If you are an independent comic writer or artist attending a comic convention to promote your latest project, your time is essentially spent acting as a salesman and publicist. The success of your weekend all hinders on a good looking trade stand and (perhaps more importantly) the perfect sales pitch. It’s not always easy to set yourself above the vast number of likeminded writers and artists who are all equally desperate to promote their work and grow their fledgling fan base. Harder still is the task of convincing those comic book enthusiasts you do speak to, that your work is as entertaining and enjoyable as the mainstream titles from the likes of Marvel and DC. Faced with the choice between the latest Batman or a relatively unknown comic that may never exceed issue one, most will inevitably choose the former over the latter. Which in some cases, is a really great shame.
Case in point… recently I attended the MCM Comic Convention at the Excel centre in London. Amidst the myriad of action figure stands, t-shirt counters, anime inspired cuddly toy merchants, cosplay accessory retailers, comic book vendors and video game demo areas, was the Comic Village. Here the aforementioned comic writers and artists patiently waited whilst swathes of comic and anime fans perused their work, thumbed through their selections and maybe purchased an issue or two. Along the endless rows of tables was as diverse a selection of individuals as you can imagine, each presenting ideas and concepts completely different from one another. From children’s book illustrators, to satirical magazine cartoonists, everybody had something exciting to shout about.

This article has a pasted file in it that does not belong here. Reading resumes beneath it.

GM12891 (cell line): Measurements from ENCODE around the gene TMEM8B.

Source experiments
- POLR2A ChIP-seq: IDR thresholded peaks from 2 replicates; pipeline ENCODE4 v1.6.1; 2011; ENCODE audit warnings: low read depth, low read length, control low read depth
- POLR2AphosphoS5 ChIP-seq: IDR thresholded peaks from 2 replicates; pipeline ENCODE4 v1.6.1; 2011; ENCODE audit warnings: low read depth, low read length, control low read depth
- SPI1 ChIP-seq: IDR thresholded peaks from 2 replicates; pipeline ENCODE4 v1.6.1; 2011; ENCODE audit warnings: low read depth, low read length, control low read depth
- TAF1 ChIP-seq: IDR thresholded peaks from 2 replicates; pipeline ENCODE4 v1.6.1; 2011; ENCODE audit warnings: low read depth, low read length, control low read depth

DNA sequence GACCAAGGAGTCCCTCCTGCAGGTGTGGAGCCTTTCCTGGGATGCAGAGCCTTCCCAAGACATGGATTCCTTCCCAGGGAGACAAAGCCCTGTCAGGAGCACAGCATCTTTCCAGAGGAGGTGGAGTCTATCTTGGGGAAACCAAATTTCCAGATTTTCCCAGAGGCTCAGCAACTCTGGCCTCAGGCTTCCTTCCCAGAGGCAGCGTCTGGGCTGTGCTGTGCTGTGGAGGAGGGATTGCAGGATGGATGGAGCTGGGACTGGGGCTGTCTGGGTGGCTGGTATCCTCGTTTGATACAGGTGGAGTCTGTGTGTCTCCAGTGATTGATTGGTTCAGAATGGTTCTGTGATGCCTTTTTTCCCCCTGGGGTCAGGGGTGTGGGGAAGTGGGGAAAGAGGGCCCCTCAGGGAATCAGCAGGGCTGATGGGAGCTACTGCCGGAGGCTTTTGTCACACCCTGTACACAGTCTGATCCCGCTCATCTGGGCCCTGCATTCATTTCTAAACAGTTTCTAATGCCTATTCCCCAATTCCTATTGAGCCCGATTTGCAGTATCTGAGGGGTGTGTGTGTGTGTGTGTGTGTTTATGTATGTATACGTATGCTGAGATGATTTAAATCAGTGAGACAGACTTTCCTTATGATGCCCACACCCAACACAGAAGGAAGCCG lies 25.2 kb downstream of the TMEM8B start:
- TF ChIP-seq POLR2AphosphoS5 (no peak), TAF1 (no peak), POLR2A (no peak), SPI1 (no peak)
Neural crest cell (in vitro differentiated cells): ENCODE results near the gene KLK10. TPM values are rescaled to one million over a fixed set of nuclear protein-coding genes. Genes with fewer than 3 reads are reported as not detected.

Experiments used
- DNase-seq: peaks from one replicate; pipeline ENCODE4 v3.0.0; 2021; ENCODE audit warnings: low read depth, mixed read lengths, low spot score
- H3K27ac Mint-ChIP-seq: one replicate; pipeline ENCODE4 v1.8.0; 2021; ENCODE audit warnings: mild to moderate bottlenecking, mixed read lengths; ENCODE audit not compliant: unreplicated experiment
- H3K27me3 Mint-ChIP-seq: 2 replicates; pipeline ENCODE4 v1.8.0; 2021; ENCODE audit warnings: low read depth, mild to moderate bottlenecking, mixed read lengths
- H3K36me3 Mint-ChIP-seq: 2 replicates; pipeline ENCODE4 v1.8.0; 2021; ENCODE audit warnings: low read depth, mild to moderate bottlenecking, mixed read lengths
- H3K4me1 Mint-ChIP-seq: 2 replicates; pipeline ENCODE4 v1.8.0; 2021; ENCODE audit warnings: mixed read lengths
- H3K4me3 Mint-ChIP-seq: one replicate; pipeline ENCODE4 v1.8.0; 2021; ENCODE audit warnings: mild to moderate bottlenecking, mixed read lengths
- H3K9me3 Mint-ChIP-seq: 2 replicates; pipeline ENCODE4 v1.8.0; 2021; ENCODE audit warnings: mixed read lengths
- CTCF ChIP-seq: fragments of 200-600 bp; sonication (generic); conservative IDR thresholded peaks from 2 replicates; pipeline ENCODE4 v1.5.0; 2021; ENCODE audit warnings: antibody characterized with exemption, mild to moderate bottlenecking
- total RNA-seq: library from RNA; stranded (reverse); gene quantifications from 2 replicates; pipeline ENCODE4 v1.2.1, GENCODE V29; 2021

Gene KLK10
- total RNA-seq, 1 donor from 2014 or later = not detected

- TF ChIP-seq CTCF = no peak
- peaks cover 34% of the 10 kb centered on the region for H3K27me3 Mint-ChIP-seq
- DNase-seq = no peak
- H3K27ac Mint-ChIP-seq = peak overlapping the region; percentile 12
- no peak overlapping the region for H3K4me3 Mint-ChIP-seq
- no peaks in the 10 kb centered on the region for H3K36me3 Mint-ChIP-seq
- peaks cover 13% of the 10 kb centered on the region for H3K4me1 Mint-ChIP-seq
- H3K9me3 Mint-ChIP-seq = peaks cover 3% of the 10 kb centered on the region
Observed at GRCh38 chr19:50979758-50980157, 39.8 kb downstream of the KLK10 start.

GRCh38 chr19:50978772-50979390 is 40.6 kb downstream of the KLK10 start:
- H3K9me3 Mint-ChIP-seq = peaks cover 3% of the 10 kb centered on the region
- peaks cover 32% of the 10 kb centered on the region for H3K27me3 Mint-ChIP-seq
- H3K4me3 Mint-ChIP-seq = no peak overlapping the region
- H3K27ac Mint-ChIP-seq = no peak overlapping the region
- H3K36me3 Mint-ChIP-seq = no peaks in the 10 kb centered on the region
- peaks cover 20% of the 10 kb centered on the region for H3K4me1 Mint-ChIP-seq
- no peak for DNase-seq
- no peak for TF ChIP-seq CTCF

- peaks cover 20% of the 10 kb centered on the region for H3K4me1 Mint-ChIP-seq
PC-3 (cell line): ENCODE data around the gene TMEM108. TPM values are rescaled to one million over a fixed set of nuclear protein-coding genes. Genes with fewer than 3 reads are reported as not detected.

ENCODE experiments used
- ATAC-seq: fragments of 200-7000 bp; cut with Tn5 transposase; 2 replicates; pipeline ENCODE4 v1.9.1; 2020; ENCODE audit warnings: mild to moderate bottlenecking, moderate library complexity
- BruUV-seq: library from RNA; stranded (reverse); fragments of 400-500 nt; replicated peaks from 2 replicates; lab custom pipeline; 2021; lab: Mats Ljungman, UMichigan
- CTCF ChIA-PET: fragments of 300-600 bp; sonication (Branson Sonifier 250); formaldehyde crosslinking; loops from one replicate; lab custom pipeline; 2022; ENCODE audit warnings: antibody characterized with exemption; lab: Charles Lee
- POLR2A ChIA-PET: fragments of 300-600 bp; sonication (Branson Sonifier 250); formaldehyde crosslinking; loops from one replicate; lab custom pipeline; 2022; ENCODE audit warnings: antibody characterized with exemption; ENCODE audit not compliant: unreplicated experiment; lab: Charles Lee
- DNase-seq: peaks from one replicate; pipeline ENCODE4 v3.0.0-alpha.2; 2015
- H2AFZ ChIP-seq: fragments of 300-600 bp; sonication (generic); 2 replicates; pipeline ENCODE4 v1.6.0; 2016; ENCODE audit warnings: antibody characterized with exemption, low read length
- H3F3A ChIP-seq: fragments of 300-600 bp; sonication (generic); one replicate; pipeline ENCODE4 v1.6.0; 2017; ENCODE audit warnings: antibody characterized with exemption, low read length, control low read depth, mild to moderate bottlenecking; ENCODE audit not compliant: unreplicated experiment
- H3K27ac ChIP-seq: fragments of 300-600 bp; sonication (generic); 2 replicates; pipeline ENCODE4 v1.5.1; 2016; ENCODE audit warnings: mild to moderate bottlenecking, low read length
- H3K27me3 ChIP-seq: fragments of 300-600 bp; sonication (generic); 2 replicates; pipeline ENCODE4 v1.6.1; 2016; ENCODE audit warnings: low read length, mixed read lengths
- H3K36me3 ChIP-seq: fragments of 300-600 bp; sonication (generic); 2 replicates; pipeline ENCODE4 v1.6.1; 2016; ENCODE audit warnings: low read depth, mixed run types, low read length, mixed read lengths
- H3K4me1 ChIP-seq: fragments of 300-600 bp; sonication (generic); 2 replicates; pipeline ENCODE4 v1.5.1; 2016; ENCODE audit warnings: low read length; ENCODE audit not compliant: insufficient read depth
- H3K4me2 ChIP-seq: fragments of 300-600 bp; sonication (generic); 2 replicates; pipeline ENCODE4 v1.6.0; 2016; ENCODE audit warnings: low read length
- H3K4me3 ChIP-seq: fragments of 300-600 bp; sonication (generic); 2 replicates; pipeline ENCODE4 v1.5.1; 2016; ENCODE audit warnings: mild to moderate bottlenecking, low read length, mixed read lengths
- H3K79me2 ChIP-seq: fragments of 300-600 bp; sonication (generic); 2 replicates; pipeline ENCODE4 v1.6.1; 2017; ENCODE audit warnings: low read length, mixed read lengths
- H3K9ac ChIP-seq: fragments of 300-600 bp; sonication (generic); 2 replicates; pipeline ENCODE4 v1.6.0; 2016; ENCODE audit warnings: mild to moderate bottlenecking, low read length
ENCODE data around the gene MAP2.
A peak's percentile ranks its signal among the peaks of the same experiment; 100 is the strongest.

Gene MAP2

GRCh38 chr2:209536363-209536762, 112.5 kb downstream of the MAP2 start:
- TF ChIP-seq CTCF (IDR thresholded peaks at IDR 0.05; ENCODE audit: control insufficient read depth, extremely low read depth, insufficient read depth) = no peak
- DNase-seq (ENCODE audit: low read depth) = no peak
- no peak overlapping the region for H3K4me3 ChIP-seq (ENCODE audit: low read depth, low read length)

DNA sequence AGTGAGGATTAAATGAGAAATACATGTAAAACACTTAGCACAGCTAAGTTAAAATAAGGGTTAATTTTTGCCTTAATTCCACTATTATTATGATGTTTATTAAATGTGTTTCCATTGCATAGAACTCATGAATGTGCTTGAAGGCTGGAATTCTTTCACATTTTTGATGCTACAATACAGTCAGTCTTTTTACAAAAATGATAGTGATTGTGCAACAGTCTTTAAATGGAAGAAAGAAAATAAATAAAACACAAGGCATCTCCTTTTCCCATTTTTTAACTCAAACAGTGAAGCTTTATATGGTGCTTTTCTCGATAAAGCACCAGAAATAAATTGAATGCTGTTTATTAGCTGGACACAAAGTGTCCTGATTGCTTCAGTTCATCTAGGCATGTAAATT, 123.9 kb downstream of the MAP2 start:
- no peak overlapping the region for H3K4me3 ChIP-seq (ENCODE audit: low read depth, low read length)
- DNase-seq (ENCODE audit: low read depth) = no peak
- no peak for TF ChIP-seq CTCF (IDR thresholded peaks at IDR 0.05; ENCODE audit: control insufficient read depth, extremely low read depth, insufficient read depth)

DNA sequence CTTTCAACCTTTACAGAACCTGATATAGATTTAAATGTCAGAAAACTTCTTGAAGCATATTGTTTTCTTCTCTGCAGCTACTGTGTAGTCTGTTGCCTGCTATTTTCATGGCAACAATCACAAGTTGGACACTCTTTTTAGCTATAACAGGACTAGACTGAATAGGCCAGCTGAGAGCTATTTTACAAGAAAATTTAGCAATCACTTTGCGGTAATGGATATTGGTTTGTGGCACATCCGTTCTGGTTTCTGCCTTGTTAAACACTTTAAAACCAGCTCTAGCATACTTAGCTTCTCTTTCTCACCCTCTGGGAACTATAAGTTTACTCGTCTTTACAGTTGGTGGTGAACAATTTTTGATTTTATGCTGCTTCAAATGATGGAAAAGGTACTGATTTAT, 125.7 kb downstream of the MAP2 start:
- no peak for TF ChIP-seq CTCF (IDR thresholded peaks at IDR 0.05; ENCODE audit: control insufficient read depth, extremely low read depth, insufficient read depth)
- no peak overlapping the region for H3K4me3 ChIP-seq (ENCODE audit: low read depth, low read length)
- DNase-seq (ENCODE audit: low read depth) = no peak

Which leads me back to Eli and his extraordinary pitch. You see, it’s not just that Eli convinced me (and many others I might add) that his comic was worth buying, it’s that he convinced me to buy a comic entirely focused on deadly, killer insects.
“Parasites!” he yelled across the walkway. “Where!?” was my first mental reaction. “This book is all about parasites,” he continued as I nervously checked over my shoulders. “Everything in this book is based on real world parasites and their behaviour…”
Which it really is… Eli, a secondary school physics teacher, was very keen to reinforce this point fully. So much so that the inside page of his comic Squatters contains the phrase ‘WARNING… All parasites found in this comic are real… You have been warned!’ There’s even a diagram of the life cycle of a parasitic wasp, supplied by the World Health Organisation on the back cover.
It’s definitely an intriguing hook. Any comic that claims to be based upon real world events, objects or creatures is bound to attract some attention over the high flying, supernatural escapades of your weekly demi God. But when that real world comic happens to be a near future dystopian horror, focusing on a literal war with parasites, who have gained the ability to control human life forms, interest is definitely piqued.